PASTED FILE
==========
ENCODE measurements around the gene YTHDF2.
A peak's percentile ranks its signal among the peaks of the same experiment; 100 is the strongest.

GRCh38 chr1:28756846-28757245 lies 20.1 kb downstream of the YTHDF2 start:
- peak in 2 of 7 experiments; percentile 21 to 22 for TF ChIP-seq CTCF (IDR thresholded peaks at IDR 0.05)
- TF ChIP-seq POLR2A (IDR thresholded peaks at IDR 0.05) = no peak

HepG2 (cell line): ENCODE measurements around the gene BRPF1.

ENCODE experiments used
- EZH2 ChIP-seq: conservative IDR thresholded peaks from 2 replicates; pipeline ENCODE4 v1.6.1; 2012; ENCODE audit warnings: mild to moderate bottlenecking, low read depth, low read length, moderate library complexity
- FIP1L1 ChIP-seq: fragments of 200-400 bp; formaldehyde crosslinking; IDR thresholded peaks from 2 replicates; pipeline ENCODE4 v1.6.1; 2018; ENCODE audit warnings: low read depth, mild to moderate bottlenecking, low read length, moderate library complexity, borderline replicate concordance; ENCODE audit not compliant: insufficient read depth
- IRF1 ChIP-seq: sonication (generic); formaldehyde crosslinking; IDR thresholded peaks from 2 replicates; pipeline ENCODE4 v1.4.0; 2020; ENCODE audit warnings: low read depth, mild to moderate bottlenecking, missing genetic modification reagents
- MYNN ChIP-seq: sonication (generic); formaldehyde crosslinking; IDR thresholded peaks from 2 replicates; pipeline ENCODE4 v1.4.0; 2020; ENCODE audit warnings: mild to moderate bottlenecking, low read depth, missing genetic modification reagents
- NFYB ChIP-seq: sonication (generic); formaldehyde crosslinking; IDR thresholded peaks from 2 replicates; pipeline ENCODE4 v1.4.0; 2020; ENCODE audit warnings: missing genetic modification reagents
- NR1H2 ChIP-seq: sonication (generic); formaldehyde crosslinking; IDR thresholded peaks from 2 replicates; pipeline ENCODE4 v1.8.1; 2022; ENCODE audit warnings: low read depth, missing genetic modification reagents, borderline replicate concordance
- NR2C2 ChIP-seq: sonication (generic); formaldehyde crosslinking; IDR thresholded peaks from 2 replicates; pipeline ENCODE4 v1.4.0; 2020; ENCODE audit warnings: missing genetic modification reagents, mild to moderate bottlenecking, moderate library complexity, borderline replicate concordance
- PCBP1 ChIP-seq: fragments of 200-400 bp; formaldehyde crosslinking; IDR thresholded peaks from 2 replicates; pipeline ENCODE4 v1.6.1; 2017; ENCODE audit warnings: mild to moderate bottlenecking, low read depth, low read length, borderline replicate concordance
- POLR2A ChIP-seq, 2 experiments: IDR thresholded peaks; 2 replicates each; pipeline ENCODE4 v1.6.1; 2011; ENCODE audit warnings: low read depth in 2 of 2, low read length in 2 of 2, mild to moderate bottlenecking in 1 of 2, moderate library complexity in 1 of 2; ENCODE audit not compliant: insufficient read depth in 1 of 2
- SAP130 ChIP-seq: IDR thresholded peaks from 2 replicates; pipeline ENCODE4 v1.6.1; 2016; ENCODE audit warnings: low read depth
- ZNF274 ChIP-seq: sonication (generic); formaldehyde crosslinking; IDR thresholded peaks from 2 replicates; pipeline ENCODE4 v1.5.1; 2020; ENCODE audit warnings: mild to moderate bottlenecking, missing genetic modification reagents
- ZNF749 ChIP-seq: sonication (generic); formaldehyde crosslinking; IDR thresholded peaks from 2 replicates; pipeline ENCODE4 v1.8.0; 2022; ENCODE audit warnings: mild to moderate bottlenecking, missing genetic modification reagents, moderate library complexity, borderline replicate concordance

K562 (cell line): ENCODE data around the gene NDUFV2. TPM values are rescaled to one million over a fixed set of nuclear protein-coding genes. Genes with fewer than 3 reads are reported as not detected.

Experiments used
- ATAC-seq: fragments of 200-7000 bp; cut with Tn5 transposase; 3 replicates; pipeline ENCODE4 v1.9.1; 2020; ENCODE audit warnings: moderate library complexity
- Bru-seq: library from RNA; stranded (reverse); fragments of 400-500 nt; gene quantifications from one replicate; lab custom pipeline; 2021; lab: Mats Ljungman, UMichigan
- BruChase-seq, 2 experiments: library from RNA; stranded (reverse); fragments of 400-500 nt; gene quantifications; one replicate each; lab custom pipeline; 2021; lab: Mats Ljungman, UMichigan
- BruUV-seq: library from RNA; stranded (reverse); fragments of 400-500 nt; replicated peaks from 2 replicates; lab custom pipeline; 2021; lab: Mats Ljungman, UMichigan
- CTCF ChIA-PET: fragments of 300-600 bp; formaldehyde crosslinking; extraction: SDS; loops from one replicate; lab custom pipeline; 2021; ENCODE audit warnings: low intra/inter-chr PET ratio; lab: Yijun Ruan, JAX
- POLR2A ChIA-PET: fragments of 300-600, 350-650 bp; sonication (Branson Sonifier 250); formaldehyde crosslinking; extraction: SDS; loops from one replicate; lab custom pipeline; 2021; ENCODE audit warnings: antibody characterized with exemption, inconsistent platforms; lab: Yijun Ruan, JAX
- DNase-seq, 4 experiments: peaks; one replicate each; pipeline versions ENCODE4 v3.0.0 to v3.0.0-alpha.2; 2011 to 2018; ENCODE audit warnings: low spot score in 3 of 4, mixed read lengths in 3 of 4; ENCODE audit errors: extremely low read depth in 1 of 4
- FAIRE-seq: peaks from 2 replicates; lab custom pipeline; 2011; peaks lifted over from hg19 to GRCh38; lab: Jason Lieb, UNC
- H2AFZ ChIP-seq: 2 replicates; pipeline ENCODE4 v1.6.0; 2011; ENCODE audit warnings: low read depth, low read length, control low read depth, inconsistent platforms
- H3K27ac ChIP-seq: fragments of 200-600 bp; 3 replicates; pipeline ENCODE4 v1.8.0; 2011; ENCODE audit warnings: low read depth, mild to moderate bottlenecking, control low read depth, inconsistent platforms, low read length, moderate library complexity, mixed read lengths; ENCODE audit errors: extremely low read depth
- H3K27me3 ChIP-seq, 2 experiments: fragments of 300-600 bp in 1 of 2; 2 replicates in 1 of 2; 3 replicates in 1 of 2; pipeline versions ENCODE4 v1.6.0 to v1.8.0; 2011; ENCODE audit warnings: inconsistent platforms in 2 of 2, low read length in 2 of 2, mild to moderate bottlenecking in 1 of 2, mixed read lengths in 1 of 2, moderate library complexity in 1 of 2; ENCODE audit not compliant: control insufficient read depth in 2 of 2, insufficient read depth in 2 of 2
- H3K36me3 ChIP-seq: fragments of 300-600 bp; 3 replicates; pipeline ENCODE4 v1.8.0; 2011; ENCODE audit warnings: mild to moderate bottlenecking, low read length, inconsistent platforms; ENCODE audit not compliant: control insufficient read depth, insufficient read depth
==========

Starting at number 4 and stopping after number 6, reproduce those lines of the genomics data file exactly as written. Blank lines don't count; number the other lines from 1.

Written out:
- peak in 2 of 7 experiments; percentile 21 to 22 for TF ChIP-seq CTCF (IDR thresholded peaks at IDR 0.05)
- TF ChIP-seq POLR2A (IDR thresholded peaks at IDR 0.05) = no peak

HepG2 (cell line): ENCODE measurements around the gene BRPF1.